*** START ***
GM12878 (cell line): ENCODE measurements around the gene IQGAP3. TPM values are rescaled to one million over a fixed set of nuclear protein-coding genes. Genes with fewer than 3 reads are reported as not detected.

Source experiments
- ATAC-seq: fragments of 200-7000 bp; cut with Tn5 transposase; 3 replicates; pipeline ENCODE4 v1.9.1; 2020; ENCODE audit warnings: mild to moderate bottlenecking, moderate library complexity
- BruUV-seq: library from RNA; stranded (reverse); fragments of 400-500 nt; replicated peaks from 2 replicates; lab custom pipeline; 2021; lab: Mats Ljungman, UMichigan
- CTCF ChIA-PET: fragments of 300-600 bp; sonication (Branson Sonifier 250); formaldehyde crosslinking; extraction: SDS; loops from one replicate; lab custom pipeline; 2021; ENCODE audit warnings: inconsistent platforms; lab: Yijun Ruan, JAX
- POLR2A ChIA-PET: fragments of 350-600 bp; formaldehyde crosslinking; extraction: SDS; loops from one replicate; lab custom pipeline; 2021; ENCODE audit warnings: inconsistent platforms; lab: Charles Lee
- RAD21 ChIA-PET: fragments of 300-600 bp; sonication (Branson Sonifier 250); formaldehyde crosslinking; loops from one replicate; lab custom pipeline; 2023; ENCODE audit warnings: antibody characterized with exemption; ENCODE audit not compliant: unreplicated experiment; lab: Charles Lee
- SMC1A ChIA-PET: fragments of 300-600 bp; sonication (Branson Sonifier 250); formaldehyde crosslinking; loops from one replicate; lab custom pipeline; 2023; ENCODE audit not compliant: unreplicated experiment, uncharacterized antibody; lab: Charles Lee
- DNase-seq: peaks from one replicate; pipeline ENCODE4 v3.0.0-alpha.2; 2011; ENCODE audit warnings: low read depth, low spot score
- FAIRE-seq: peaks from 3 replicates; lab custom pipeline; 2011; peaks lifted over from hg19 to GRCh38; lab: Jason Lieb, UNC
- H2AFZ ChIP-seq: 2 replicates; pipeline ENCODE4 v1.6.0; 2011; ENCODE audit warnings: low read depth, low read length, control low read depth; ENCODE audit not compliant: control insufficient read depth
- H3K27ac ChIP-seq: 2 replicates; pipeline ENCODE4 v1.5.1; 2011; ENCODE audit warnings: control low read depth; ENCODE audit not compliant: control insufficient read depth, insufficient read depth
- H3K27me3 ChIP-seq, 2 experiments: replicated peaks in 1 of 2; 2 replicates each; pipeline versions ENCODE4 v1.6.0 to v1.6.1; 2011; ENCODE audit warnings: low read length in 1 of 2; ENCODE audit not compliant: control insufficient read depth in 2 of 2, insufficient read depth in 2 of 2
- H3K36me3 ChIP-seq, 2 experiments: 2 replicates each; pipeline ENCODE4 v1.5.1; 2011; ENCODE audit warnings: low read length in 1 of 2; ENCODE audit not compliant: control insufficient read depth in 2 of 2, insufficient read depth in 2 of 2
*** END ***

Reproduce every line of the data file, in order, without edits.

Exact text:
GM12878 (cell line): ENCODE measurements around the gene IQGAP3. TPM values are rescaled to one million over a fixed set of nuclear protein-coding genes. Genes with fewer than 3 reads are reported as not detected.

Source experiments
- ATAC-seq: fragments of 200-7000 bp; cut with Tn5 transposase; 3 replicates; pipeline ENCODE4 v1.9.1; 2020; ENCODE audit warnings: mild to moderate bottlenecking, moderate library complexity
- BruUV-seq: library from RNA; stranded (reverse); fragments of 400-500 nt; replicated peaks from 2 replicates; lab custom pipeline; 2021; lab: Mats Ljungman, UMichigan
- CTCF ChIA-PET: fragments of 300-600 bp; sonication (Branson Sonifier 250); formaldehyde crosslinking; extraction: SDS; loops from one replicate; lab custom pipeline; 2021; ENCODE audit warnings: inconsistent platforms; lab: Yijun Ruan, JAX
- POLR2A ChIA-PET: fragments of 350-600 bp; formaldehyde crosslinking; extraction: SDS; loops from one replicate; lab custom pipeline; 2021; ENCODE audit warnings: inconsistent platforms; lab: Charles Lee
- RAD21 ChIA-PET: fragments of 300-600 bp; sonication (Branson Sonifier 250); formaldehyde crosslinking; loops from one replicate; lab custom pipeline; 2023; ENCODE audit warnings: antibody characterized with exemption; ENCODE audit not compliant: unreplicated experiment; lab: Charles Lee
- SMC1A ChIA-PET: fragments of 300-600 bp; sonication (Branson Sonifier 250); formaldehyde crosslinking; loops from one replicate; lab custom pipeline; 2023; ENCODE audit not compliant: unreplicated experiment, uncharacterized antibody; lab: Charles Lee
- DNase-seq: peaks from one replicate; pipeline ENCODE4 v3.0.0-alpha.2; 2011; ENCODE audit warnings: low read depth, low spot score
- FAIRE-seq: peaks from 3 replicates; lab custom pipeline; 2011; peaks lifted over from hg19 to GRCh38; lab: Jason Lieb, UNC
- H2AFZ ChIP-seq: 2 replicates; pipeline ENCODE4 v1.6.0; 2011; ENCODE audit warnings: low read depth, low read length, control low read depth; ENCODE audit not compliant: control insufficient read depth
- H3K27ac ChIP-seq: 2 replicates; pipeline ENCODE4 v1.5.1; 2011; ENCODE audit warnings: control low read depth; ENCODE audit not compliant: control insufficient read depth, insufficient read depth
- H3K27me3 ChIP-seq, 2 experiments: replicated peaks in 1 of 2; 2 replicates each; pipeline versions ENCODE4 v1.6.0 to v1.6.1; 2011; ENCODE audit warnings: low read length in 1 of 2; ENCODE audit not compliant: control insufficient read depth in 2 of 2, insufficient read depth in 2 of 2
- H3K36me3 ChIP-seq, 2 experiments: 2 replicates each; pipeline ENCODE4 v1.5.1; 2011; ENCODE audit warnings: low read length in 1 of 2; ENCODE audit not compliant: control insufficient read depth in 2 of 2, insufficient read depth in 2 of 2